Published: April 14, 2020
By Madelia Hickman Ring
ONLINE – A recent phenomenon on social media is the trend for museums – now all closed to visitors due to the COVID-19 pandemic – to send virtual flowers to other museums, or the public with the hashtag #MuseumBouquet. Sometimes accompanied by a poem or messages of kindness, these virtual flowers not only demonstrate the camaraderie between institutions but are a fun way to explore flowers in the museum’s collections. Some bouquets were sent in thanks, others were sent as a surprise.
Some institutions were literal in their bouquets, such as the ones sent by the MFA Boston and the Smithsonian American Art Museum; other institutions and organizations got creative, going outside to take photographs of their grounds in bloom, or floral sculptures on their premises.
Sometimes the flowers are the sole feature of a message, in others they can be a much smaller part, as in the tweet sent out by the Automobile Museum to “all classic car enthusiasts out there!”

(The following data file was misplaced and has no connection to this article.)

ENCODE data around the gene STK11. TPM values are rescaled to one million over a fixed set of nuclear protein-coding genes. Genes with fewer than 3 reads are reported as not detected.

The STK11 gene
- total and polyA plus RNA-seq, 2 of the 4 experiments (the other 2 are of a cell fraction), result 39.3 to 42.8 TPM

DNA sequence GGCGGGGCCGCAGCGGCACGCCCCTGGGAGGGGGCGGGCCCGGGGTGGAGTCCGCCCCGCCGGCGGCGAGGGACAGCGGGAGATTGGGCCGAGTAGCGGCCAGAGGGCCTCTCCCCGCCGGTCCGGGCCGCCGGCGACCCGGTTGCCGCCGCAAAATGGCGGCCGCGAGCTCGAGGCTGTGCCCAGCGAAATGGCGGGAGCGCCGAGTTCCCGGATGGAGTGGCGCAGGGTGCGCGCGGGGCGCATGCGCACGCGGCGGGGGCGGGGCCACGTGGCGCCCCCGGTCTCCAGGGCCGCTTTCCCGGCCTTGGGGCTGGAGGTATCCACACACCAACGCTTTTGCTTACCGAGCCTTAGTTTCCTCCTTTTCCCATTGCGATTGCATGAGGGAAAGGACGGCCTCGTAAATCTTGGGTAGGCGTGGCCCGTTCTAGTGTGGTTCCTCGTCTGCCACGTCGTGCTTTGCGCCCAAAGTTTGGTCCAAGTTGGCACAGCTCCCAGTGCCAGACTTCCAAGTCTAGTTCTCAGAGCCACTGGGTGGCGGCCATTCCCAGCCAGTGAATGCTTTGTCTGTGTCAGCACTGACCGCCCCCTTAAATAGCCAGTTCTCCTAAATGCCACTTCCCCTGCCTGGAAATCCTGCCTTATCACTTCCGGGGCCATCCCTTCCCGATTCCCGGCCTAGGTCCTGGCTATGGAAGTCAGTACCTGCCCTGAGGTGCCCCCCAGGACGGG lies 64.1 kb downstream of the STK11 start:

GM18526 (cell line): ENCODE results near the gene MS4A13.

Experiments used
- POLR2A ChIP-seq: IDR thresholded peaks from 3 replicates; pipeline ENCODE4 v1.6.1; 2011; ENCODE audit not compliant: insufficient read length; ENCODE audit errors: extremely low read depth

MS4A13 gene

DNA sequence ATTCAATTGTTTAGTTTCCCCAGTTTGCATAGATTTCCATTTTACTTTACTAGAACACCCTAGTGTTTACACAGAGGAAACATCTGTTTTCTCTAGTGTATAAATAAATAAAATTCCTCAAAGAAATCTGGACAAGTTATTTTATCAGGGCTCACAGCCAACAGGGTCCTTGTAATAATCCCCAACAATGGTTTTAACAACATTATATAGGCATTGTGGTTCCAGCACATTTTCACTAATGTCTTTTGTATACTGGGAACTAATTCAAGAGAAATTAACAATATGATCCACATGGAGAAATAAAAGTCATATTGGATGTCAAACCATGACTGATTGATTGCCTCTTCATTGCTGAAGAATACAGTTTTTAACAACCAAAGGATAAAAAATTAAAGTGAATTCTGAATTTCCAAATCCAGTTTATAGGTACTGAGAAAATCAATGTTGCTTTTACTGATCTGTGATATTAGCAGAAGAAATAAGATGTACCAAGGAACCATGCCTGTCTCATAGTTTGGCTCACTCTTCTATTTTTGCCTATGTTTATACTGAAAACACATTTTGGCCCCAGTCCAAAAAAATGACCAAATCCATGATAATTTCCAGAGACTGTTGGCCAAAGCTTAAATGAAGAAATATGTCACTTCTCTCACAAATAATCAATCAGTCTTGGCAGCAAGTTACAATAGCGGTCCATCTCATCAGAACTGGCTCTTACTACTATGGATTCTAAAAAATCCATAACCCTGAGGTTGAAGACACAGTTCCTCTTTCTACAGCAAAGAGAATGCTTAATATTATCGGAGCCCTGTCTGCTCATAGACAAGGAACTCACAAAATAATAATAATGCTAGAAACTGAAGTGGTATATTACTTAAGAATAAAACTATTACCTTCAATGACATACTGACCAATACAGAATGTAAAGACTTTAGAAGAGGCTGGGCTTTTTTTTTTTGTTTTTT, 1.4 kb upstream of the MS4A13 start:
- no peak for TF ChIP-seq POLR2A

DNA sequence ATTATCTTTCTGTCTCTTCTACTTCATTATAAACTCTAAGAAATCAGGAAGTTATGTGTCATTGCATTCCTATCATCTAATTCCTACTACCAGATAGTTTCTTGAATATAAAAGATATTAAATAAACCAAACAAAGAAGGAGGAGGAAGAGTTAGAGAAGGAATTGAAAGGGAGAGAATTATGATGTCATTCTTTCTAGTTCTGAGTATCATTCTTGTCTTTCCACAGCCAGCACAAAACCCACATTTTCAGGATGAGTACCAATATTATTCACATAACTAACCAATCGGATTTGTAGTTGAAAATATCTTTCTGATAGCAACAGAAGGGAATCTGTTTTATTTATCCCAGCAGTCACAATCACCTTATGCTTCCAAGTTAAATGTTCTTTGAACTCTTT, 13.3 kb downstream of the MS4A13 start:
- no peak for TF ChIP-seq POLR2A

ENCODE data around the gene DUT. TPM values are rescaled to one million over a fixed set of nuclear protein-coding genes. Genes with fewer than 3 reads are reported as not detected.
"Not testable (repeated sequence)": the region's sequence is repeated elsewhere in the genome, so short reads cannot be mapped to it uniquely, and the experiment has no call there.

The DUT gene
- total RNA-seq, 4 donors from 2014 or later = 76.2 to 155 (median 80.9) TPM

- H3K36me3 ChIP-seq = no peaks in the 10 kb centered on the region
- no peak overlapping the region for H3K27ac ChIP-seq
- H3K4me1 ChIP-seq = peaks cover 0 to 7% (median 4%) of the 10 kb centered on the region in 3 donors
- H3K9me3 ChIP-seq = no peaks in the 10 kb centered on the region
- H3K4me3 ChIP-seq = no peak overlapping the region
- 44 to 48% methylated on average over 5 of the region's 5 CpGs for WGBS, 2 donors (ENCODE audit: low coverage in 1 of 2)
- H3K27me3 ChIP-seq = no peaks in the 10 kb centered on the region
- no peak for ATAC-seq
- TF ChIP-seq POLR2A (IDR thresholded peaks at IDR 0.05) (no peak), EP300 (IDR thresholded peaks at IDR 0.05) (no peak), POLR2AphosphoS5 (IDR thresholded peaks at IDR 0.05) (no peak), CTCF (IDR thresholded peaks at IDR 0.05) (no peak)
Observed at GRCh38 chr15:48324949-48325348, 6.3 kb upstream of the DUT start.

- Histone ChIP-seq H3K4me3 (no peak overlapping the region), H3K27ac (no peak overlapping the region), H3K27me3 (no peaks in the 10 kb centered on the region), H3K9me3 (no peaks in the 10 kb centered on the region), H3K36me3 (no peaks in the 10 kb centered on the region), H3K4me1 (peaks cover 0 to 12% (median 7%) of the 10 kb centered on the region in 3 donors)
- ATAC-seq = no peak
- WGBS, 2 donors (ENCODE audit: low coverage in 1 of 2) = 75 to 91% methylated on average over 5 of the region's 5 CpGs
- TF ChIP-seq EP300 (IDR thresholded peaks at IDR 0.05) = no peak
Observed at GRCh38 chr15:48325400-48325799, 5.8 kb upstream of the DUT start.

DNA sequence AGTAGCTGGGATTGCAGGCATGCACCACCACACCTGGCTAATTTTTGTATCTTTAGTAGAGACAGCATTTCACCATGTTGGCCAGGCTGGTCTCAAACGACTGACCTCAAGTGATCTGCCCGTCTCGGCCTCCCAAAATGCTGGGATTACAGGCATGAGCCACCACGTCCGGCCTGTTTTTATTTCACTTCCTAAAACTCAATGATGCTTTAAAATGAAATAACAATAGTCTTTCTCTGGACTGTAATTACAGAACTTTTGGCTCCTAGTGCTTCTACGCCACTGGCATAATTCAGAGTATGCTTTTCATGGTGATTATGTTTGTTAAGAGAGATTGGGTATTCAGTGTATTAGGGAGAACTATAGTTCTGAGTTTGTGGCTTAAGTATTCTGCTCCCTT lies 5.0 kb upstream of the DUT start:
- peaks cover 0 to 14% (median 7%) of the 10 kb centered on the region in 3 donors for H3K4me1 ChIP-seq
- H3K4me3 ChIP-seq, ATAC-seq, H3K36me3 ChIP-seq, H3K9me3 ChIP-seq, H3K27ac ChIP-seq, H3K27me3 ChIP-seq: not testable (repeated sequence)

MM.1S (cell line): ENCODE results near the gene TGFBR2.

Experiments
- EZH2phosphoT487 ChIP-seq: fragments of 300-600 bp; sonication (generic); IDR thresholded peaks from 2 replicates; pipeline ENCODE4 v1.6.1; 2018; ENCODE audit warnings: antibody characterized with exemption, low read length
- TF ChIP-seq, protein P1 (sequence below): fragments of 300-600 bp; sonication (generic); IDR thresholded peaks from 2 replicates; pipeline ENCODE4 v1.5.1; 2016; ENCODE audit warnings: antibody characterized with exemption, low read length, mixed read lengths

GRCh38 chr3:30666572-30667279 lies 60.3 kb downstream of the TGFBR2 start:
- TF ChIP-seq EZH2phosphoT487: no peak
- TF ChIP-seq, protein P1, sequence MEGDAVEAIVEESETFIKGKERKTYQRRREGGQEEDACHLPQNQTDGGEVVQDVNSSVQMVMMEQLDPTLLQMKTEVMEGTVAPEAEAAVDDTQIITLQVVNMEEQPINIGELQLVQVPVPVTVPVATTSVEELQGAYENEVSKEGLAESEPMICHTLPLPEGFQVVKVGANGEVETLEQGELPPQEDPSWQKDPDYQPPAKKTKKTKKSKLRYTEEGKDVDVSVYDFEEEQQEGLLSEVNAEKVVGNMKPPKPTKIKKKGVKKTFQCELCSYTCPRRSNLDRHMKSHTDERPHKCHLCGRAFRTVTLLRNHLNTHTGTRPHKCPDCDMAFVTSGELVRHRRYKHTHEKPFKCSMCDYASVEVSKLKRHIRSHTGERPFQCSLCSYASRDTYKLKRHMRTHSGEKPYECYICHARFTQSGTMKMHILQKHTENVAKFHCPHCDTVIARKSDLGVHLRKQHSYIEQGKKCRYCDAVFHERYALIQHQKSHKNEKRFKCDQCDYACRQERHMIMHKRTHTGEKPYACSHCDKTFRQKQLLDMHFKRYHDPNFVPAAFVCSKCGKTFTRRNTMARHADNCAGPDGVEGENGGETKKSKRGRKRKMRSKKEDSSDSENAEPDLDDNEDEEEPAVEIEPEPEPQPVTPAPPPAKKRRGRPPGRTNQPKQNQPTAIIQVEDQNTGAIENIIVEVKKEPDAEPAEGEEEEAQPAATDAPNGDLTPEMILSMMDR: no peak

Works are not always identified in the tweets, leaving the viewer guessing as to who the artist was and perhaps encouraging the viewer to explore the online museum collections. That was the case with bouquets sent by The Cultural Services of the French Embassy, who used a montage of detail images from works at the Louvre, the Musee D’Orsay and Versailles in the message it sent.
Some bouquets were sent to neighboring institutions, as was the case with bouquets traded between two institutions in St Petersburg, Fla.: the Dali Museum and the James Museum of Western & Wildlife Art. Other bouquets were sent to museums in other countries, as with the image of Andy Warhol’s “Flowers,” sent from the Hirshhorn museum in Washington, DC, to the Tate museums in England.
Why send a photo when you can send a video? The MassArt Art Museum sent a video of Jennifer Steinkamp’s “Dance Hall Girl, daisies” to the MIT List Arts Center and the Davis Museum at Wellesley College.
Bouquets were not limited to art museums, as the exchange between the Jimmy Carter Library and the George W. Bush Library demonstrates.
If you do not have access to twitter, simply type #MuseumBouquet into Google, sit back and enjoy the good will shared between museums who can not wait to be back open so visitors can explore their collections in person.
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